Part III: GIS Sheds Lights on Changing Utility Industry

By Eric Cohen

Mapping applications are rapidly branching into new areas as businesses of all kinds begin to understand the power of GIS.This article is the third in a three-part series that describes real-life applications of GIS in businesses.

The utility marketplace is rapidly changing and increasingly competitive.Until recently, most utilities operated as monopolies in their business areas.With the advent of deregulation, more and more utilities are waking up to a new era of inevitable competition and essential customer service.

Utilities are responding to this new competitive environment by moving into new communities, searching for partnerships, and offering an expanded range of services.They are also trying to learn more about their customers.

Recently, a large southern electric company decided that it needed to better understand its changing marketplace.Previously, the utility did not need to know about its customers (nor care about them).Today, competitors are moving into this company's territory and they are creating a competitive environment.Company officials decided that they had to become smarter in targeting specific service areas, they had to instill loyalty in current customers, and they had to identify future customers.

Utilities are rich with data, as many industries are.However, unlike many other industries, utilities serve both residential and business customers - with each subset of customers needing different levels of service.This southern utility had a large customer database within which it already knew each customer's level of service, including energy demand statistics so it could forecast loads in both the residential and business arena.In addition, the utility had customer satisfaction surveys which were important tools for understanding where the company had not been adequately servicing its customer base.

Image Courtesy of CACI Marketing Systems

As with most market analysis projects, this project began with the task of geocoding and profiling the utility's customer database.Using a GIS system, the latitude and longitude of each customer was plotted on a map, enabling utility officials to better understand the true service area.During this process, residential and business customers were separated and classified.

Customer satisfaction surveys were researched so that demand indices by demographic lifestyle segments could be created for the survey.For example, the research revealed which customers were interested in energy saver programs and which customers were on monthly budget plans.

Image Courtesy of CACI Marketing Systems

The next type of segmentation involved the business customer database.In this instance, it was important for the utility company to know which were "mom and pop" retailers, which were large factories, and which were shopping centers that included many different businesses.For this exercise, segments by type of business, number of employees and sales volume were created - hand in hand with information about electric utility usage.

The company's consumer data was fed into a GIS application to put the information into a geographic context.That map-based analysis helped the utility understand its current service areas, potential new service areas, areas where new housing starts were appearing, areas with new business parks or office buildings, and other areas of growth.The utility also was able to analyze its penetration in existing markets along with levels of saturation.This data was imperative to understanding where the utility was in danger of losing customers to the new competition.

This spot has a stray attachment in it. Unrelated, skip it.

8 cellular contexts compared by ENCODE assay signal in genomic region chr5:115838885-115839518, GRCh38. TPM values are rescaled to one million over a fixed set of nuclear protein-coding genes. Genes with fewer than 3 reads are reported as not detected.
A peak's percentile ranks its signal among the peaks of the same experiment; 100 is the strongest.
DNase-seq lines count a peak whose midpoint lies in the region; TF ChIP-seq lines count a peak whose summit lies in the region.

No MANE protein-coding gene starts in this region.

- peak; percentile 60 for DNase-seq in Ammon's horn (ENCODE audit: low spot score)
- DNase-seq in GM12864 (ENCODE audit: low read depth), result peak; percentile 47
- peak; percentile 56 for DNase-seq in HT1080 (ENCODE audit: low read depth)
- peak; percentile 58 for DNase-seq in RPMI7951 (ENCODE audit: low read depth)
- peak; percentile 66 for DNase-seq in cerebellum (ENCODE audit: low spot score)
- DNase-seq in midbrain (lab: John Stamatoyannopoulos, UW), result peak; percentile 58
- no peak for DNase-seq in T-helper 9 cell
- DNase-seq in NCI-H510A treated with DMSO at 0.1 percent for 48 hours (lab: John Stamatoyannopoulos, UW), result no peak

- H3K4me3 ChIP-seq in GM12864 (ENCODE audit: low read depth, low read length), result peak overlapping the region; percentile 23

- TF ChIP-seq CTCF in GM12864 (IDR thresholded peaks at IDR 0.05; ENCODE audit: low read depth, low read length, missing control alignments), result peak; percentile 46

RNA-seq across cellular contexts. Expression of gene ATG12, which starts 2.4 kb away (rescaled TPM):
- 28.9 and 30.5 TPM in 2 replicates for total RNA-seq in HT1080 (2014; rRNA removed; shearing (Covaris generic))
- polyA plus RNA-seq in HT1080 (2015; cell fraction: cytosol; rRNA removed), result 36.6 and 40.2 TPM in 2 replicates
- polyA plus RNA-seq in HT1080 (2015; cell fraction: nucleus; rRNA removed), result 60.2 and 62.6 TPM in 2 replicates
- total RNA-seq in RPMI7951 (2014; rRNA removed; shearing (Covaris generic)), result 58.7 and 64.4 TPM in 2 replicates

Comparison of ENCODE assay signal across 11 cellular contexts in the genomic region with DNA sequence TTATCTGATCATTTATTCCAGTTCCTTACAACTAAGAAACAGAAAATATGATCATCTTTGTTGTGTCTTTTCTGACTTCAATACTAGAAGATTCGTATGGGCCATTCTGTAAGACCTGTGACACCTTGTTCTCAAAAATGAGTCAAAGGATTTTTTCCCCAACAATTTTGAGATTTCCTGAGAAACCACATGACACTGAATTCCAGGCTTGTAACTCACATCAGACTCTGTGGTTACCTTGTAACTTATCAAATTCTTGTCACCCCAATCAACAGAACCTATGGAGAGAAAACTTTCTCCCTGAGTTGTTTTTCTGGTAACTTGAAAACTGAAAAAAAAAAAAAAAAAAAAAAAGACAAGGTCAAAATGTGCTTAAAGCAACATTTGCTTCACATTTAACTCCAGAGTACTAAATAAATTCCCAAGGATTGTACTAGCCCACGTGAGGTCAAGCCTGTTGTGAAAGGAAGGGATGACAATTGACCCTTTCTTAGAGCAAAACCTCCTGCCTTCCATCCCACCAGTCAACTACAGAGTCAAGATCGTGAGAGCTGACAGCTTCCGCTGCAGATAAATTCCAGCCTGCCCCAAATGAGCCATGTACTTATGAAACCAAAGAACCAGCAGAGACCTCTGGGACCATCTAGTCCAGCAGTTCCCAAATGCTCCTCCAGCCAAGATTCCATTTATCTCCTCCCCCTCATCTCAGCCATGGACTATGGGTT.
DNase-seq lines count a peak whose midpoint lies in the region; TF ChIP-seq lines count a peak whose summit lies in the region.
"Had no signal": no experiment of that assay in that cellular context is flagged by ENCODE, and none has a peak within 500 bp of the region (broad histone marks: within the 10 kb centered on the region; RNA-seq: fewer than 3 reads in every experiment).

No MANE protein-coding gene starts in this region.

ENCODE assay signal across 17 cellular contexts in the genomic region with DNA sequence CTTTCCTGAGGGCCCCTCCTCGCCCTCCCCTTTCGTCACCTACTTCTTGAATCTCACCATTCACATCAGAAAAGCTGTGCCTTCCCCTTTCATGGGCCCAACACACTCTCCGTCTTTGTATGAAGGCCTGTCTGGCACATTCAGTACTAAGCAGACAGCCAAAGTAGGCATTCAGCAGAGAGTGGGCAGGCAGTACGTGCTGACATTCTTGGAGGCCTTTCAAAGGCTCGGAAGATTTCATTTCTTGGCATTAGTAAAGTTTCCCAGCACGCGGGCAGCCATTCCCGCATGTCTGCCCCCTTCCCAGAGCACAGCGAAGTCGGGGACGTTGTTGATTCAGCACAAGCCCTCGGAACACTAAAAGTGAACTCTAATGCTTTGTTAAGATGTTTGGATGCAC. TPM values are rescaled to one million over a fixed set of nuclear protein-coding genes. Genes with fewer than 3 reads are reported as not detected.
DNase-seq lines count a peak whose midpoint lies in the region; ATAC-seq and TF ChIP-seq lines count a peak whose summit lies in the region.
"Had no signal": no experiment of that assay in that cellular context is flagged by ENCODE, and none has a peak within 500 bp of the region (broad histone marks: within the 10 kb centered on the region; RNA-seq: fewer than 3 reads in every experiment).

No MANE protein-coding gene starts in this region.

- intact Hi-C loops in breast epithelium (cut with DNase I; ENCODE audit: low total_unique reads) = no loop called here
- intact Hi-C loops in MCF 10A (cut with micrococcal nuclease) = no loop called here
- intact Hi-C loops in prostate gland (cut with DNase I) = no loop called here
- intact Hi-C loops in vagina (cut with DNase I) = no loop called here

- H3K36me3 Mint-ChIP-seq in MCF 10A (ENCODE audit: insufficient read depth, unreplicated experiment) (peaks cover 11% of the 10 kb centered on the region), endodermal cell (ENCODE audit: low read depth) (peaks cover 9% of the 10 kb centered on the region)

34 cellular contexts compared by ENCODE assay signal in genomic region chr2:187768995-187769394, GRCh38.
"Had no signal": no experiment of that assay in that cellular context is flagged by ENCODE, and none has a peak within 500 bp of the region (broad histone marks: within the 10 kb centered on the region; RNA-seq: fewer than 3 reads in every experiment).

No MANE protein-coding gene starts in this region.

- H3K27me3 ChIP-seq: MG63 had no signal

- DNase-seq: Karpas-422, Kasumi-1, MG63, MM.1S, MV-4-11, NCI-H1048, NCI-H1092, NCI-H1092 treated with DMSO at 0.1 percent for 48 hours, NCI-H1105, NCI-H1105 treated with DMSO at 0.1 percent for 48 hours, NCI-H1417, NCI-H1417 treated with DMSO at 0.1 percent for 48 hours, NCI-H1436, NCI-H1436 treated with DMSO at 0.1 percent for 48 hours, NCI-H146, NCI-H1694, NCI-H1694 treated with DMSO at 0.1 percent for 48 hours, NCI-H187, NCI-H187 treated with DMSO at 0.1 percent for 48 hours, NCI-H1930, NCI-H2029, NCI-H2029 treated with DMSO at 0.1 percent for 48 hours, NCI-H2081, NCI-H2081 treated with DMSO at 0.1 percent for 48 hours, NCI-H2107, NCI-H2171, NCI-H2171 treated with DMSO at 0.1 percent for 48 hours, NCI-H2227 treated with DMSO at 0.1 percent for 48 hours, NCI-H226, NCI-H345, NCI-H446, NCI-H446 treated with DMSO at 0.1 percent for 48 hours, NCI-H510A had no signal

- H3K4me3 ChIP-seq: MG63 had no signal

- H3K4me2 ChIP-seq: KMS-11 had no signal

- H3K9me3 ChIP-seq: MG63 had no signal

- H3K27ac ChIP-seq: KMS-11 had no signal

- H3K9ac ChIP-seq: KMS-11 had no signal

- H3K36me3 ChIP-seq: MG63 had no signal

Image Courtesy of CACI Marketing Systems

Additionally, the utility began to look for lifestyle profiles that were similar to its current customers in new areas covered by competitors.By studying another company's territory, the utility was able to see if these particular service areas matched its own standard consumer profile so it could consider acquisition opportunities that may not have existed previously.

The last step was to do target marketing based on lifestyle segmentation types.Lifestyle segmentation can be very effective at targeting the marketplace for specific advertising messages.For example, a 35-year-old professional earning $50,000 a year in Great Falls, VA (a suburb of Washington D.C.) is very different from the 35-year-old professional earning $50,000 in Great Falls, Montana.It's likely that one may be a "1F" - Semirural Lifestyle - while the other may be a "2B" - Baby Boomer with Children.The individual likes, dislikes, buying habits and interests are different-and so will be the individual's response to marketing messages.

Finally, service areas were mapped in conjunction with a display of lifestyle segments.In this way, the utility could see which segment was most predominant in each of its service areas.Once the marketing messages for each group were tested, direct marketing and advertising campaigns (along with customer care programs) were created for each service area and the related lifestyle segments.By incorporating a more structured one-to-one approach, the utility was able to do a better job of keeping its current customers while bringing new customers into the family.

Published Friday, March 5th, 1999

Written by Eric Cohen

If you liked this article subscribe to our bimonthly newsletter...stay informed on the latest geospatial technology

Sign up

© 2017 Directions Media. All Rights Reserved.